The commandments about fabrics and shellfish are still adhered to by Orthodox and Conservative Jews, as far as I know.

Castus may correct me, but I think, that Orthodox Jews regard every single commandment in Exodus, Leviticus, Numeri and Deuteronomy to be an obligation in the Messianic Age, though some are non-applicable before the Messianic Age. I suppose, that the general idea is, that in the Messianic Age, no one will actually break any commandments, and the punishments will be purely hypothetical. There might be Kabbalistic interpretations, that I am not aware of.

Reform Jews seem to regard many commandments as remains from a more primitive society, and only retain those commandments that express 'ethical monotheism'.

I have never really understood why some Christians of gentile descent (especially certain Evanglicals) believe, that some part of Leviticus are obligations for gentiles, while some are not. Back when I was a Lutheran, I dismissed all commandments in the Torah - except for the Noahide ones - as an internal Jewish affair (good for those concerned!) as per Ex. 24.3, 24.7, 24.12 and 34.27. That got me into a dispute with a person, who argued that the real meaning of 'Jews shall rest on Saturdays' is 'Lutherans shall listen to sermons on Sundays', but I was never really convinced about the hermeneutical justifiability of that particular exegesis.


I should point out that every single interpretation of the Noahide laws -- universally applicable for all humankind -- include the prohibition of "immoral relations" within which rests homosexuality. Rav Moshe Weiner's Sefer Sheva Mitzvos HaShem, a comprehensive legal code derived from the Seven Laws of Noah, explains it in much better detail. You are correct that Orthodox Jews continue to not mix fabrics or consume shellfish, although most Conservative Jews have no problems with mixed fabrics. Orthodox Judaism is pretty much the holdout with condemning homosexuality however, all other movements -- sans, notably, Messianic Judaism, which has not ever to my knowledge issued a ruling on the issue -- have long since given up the ghost and approved of it.

As for Reform Judaism, I think in large part the image of the mitzvot has been rehabilitated. The adoption of the infamous Pittsburgh Platform of 1885 lead to the development of what today is more or less "Classical" Reform Judaism; with it's less-than-positive view of the commandments:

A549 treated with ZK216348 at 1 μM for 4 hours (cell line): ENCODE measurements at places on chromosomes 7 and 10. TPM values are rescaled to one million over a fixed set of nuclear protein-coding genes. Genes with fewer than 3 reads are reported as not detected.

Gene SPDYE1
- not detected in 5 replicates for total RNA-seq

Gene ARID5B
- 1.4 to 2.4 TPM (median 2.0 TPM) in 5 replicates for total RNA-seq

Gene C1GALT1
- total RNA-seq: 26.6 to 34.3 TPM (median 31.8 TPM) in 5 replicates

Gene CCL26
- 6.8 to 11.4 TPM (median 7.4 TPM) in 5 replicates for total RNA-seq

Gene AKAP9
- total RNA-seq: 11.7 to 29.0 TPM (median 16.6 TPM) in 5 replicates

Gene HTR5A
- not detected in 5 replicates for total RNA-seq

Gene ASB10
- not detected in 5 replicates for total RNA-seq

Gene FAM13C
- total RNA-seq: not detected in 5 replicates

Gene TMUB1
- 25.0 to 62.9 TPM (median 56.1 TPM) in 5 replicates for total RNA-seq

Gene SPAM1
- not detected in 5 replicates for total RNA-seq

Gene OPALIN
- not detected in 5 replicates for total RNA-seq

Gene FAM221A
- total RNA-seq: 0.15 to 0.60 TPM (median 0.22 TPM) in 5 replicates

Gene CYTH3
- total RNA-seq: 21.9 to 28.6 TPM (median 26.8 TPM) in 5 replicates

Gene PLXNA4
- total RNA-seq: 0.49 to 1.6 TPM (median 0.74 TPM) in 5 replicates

Quote
3. We recognize in the Mosaic legislation a system of training the Jewish people for its mission during its national life in Palestine, and today we accept as binding only its moral laws, and maintain only such ceremonies as elevate and sanctify our lives, but reject all such as are not adapted to the views and habits of modern civilization.

4. We hold that all such Mosaic and rabbinical laws as regulate diet, priestly purity, and dress originated in ages and under the influence of ideas entirely foreign to our present mental and spiritual state. They fail to impress the modern Jew with a spirit of priestly holiness; their observance in our days is apt rather to obstruct than to further modern spiritual elevation.


Since then, however, the Reform movement has been much more positive, as evidenced by the second Pittsburgh Platform adopted in 1999; which has this to say about the commandments:

Quote
We respond to God daily: through public and private prayer, through study and through the performance of other (mitzvot), sacred obligations -- (bein adam la Makom), to God, and (bein adam la-chaveiro), to other human beings.


As well, kashrut has become more widespread within the Reform movement and with the publication of Mishkan T'filah as the new standard siddur in 2007 Reform liturgy has made a definite pivot back towards the traditional. The tradition image of Reform Judaism as 'Judaism lite' is now no longer quite the case.
“Castus, meanwhile, goes straight for the bad theology like one of those creepy fish that swims up streams of pee.” — Darkhawk

RecycledBenedict

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Quote from: Castus;194243
Since then, however, the Reform movement has been much more positive, as evidenced by the second Pittsburgh Platform adopted in 1999 (...)
As well, kashrut has become more widespread within the Reform movement (...)


Thank you for your informative answer, Castus. My handbooks in Judaic studies are all published before 1999, so thank you for updating me. I have obviously not followed news as I should.